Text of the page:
To boost its lackluster productivity and economic growth, Europe must loosen its regulatory hold on information and communication technologies.
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Europe has a conflicted relationship with digital technology. On the one hand, its policymakers say they support the digital transformation of Europe. On the other hand, the controversial EU court ruling that people have a "right to be forgotten" -- along with calls to tax online companies, impose draconian privacy laws, and establish a "Europe-Only Cloud" -- make it seem as if European policymakers rue the day the Internet was invented, or at least that it was invented by the Americans.
An Internet wrapped in a straightjacket of regulation would only push Europe further back in its quest to catch up digitally with the US. Indeed, European economic growth over the past 20 years has been disappointing, but it would have been far worse without the Internet specifically and information and communication technologies (ICT) generally. Indeed, ICT adoption is the key driver of productivity growth, which in turn improves living standards.
Productivity growth is a particular challenge for Europe. The "productivity gap" between the US and Europe has nearly doubled in the past two decades, with European companies today producing just 79% of US output per hour, down from 89% in 1995. The EU's lagging productivity performance will only become more critical, given that by 2050 people 65 years or older will make up 28.7% of the population in the EU compared with only 20.2% in the US. This demographic reality will require some combination of greater economic growth, lower wages, and lower benefits to adjust for the loss of workers paying income taxes and increases in entitlement spending. Without accelerated productivity improvement, either European workers will make less or retirees will receive less in benefits.
So why has Europe fallen behind the US? To a significant extent, it's because of greater ICT investment and utilization in the US across industries, not just in high-tech ones. EU companies must invest more in ICT (they spend just 70% of what US companies spend on ICT) and get more bang for their ICT Euro. This is where EU policy and its often-ambiguous relationship with ICT come in.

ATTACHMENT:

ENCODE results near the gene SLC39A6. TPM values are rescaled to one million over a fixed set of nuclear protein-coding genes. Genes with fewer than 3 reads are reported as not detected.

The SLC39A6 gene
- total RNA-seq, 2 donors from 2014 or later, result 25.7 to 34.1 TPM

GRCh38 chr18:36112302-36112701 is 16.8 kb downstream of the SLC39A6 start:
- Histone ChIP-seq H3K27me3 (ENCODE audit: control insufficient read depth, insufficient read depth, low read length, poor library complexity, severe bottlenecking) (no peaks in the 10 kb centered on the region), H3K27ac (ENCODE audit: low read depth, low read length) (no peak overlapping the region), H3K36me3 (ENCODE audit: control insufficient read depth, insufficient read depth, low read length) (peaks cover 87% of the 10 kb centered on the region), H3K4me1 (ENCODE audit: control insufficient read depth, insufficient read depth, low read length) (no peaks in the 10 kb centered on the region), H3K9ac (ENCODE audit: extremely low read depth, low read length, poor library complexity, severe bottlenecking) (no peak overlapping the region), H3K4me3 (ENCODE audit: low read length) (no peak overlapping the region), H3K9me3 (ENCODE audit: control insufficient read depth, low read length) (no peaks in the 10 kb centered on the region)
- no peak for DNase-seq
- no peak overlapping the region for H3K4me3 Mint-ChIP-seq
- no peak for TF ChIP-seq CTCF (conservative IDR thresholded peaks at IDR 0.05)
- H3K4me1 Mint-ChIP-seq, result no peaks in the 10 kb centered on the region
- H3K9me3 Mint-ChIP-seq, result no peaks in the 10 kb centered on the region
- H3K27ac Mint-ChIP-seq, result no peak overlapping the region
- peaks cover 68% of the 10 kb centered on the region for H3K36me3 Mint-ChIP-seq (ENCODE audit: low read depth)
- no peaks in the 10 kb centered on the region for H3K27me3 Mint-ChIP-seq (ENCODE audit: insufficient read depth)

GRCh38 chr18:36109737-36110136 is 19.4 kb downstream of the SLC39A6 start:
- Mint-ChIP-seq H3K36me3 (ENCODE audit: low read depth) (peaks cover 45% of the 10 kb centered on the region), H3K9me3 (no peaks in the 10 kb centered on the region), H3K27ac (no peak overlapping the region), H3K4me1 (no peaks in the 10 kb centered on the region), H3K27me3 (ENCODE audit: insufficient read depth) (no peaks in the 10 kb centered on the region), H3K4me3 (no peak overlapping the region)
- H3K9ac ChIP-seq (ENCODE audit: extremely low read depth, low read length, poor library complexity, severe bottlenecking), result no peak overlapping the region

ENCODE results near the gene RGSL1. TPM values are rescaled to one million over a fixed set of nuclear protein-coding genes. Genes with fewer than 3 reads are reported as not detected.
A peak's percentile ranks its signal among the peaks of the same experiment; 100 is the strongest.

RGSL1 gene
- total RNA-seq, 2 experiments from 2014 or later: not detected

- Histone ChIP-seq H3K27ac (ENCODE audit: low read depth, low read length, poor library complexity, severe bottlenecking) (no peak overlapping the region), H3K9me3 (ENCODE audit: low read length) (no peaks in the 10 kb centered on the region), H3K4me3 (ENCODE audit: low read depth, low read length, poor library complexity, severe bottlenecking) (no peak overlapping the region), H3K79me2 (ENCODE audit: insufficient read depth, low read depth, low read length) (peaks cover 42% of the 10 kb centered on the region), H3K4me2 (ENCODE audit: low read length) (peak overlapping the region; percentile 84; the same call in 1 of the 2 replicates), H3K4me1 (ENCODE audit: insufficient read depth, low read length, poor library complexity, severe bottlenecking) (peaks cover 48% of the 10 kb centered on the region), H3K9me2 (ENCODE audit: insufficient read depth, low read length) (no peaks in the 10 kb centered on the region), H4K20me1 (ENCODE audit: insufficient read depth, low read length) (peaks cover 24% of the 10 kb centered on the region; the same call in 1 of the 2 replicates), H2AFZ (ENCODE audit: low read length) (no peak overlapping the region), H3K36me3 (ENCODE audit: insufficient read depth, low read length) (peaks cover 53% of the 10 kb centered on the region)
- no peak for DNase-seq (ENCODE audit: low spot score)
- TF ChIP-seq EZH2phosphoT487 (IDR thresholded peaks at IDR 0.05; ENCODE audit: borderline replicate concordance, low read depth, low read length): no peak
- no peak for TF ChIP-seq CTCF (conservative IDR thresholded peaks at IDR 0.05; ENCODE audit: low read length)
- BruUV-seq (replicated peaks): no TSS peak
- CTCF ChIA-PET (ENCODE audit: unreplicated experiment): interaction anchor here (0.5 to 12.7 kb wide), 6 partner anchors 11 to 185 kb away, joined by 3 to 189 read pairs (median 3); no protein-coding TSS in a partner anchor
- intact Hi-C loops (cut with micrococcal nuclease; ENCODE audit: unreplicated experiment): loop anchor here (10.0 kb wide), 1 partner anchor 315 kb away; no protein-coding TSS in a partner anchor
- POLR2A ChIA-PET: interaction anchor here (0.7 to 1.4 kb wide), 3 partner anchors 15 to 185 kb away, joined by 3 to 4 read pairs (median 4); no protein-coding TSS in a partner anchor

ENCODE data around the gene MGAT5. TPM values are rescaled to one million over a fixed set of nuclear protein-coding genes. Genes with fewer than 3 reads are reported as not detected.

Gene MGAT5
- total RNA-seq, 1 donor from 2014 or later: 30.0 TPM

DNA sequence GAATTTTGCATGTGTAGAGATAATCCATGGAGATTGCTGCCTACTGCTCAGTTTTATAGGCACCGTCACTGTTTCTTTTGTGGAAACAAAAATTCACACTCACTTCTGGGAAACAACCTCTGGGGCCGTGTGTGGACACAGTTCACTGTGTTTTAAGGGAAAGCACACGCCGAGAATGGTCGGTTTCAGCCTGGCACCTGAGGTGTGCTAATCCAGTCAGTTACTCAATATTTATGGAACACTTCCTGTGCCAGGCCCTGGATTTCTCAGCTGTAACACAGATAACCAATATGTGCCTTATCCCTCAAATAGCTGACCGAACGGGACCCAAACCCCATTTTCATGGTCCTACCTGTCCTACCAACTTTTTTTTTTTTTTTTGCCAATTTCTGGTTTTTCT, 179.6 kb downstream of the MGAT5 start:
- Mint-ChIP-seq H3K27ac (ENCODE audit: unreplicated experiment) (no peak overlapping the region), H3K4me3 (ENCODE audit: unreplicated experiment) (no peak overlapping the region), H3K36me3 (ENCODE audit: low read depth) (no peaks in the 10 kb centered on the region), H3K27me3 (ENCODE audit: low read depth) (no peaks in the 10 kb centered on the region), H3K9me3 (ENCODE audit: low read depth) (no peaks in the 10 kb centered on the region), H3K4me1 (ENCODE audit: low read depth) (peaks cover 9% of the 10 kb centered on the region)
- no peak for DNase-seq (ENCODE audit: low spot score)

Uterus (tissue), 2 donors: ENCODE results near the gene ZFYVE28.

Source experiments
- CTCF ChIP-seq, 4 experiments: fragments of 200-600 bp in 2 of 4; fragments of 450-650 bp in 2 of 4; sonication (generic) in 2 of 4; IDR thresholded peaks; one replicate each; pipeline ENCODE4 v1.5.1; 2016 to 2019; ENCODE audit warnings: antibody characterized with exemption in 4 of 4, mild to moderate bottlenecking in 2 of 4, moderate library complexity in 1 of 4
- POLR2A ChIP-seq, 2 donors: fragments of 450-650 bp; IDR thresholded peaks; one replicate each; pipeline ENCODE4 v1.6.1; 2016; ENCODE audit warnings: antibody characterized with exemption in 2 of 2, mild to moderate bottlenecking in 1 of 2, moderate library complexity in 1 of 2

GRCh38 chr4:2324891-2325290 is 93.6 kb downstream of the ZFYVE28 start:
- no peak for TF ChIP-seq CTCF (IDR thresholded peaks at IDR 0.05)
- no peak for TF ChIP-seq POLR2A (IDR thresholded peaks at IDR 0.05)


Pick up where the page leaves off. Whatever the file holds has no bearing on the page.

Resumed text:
If Europe is to use ICT to close its productivity gap with the US, its policymakers must first give up their hope of matching the US in the production of ICT. That is, Europe must refocus its emphasis on ICT use rather than production. European policymakers have long tried to create the next Silicon Valley, as they're doing now with calls for a "European Cloud" industry. But policies that seek to limit access to best-in-class global ICT resources to protect and grow Europe's ICT industry are unlikely to do anything other than raise ICT costs and, by extension, discourage ICT adoption in the rest of the European economy.
Moreover, it's impossible for Europe's ICT industry alone to significantly raise the continent's productivity. Because Europe's ICT sector accounts for only about 7% of the European economy, a 1% increase in ICT industry productivity raises productivity in the broader economy by only one-thirteenth of 1%. Instead, policymakers should focus on increasing ICT capital investment in every corner of the European economy -- high and low tech -- to raise aggregate productivity and make all companies more competitive and all consumers more prosperous.
One key is to reduce undue regulations on ICTs and the businesses that produce and use them. The recent European Court ruling guaranteeing a "right to be forgotten," for example, will impose significant costs on search engine giant Google as well as smaller competitors. Likewise, European privacy regulations reduce the effectiveness of Internet advertising.
But it's not just ICT regulation that limits ICT investment; it's also regulation of the broader economy. Numerous studies have found that companies in Europe get less benefit from ICT investments because of labor market regulations and other restrictions. Likewise, European policies that favor small businesses over larger ones and the failure to create a truly EU-wide economy limit ICT-driven productivity because ICT investment thrives on scale.
As Europe slowly emerges from the economic crisis and regains jobs, fostering productivity growth will have to move to center stage. Broad-based ICT adoption provides a proven path to that goal. Europe has a long way to catch up with America, not in creating the next Google or Amazon, but in driving ICT-led productivity growth across all sectors. The good news is that smart policies can help Europe achieve that goal.
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Robert Atkinson is president of the Information Technology and Innovation Foundation and co-author of the report "Are Robots Taking Our Jobs, or Making Them?" View Full Bio
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